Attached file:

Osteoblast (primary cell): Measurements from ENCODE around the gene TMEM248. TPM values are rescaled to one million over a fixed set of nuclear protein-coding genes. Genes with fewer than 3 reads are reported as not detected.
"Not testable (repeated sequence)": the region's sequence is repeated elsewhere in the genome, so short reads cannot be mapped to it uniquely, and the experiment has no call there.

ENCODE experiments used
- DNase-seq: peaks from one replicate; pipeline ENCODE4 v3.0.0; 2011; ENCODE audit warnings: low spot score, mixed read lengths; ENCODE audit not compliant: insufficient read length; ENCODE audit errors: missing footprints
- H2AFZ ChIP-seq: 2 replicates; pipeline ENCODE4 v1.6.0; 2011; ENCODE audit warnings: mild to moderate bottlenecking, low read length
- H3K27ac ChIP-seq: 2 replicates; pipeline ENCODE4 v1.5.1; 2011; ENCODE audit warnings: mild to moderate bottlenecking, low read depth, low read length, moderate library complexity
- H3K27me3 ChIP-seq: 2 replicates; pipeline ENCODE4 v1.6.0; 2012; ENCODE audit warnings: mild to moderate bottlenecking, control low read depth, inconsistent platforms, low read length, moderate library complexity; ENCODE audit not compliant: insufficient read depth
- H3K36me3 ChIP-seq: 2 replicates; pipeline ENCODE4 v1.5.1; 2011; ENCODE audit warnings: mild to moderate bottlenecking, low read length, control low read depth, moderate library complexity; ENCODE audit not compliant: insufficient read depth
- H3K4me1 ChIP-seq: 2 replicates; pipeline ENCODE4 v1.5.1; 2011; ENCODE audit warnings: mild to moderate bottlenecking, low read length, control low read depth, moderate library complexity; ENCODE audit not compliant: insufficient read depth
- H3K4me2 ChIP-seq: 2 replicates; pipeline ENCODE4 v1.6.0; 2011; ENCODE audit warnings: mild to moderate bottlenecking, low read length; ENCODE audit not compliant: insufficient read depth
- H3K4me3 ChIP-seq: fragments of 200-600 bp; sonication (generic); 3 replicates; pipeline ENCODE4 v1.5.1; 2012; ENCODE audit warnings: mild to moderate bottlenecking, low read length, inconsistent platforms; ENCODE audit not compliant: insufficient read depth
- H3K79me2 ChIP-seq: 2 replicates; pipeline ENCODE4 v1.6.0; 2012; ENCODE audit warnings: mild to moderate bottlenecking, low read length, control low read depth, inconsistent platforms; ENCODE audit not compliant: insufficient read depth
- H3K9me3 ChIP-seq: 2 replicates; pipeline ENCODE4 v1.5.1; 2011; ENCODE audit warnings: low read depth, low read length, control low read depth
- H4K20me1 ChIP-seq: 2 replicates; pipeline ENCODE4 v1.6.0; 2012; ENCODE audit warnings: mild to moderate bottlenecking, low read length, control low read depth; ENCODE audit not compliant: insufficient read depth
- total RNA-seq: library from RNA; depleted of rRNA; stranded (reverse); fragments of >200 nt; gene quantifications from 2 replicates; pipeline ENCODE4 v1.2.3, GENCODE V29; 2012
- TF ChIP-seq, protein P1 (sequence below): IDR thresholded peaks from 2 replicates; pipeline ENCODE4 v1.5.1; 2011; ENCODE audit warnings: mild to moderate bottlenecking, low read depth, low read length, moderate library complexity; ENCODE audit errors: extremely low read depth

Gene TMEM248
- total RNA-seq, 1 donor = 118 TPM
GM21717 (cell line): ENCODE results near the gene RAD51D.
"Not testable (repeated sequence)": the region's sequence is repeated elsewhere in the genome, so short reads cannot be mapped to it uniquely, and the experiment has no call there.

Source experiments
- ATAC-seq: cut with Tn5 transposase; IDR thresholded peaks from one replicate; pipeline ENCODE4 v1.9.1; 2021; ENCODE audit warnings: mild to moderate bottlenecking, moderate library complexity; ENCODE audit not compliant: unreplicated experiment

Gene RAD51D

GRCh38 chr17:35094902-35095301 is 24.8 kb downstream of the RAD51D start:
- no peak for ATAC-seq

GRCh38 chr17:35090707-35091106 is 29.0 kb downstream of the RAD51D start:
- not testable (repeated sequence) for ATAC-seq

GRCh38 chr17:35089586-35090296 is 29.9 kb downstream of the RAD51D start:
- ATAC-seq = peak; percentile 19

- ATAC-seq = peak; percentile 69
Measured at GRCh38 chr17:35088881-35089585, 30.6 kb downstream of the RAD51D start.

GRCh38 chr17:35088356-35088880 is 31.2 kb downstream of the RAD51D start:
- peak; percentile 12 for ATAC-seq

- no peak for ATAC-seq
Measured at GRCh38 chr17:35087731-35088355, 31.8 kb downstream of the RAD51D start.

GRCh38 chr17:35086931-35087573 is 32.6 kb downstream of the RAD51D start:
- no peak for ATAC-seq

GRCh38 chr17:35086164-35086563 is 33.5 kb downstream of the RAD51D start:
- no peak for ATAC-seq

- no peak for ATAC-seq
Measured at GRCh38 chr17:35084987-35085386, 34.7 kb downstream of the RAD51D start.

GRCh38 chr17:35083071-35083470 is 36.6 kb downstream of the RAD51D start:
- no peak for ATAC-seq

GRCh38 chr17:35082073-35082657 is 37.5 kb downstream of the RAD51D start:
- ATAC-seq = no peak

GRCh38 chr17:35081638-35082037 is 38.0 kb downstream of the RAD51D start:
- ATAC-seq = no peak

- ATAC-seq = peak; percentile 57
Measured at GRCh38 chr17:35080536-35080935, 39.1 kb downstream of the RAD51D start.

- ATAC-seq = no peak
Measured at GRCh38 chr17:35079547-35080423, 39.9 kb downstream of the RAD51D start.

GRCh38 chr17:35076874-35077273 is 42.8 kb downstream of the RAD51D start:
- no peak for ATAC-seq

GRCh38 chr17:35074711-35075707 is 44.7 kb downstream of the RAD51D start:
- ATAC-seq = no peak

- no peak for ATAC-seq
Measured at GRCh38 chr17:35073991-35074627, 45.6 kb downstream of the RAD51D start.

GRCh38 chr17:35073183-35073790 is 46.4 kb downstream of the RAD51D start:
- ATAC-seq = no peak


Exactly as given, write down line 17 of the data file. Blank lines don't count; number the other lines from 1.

Gene TMEM248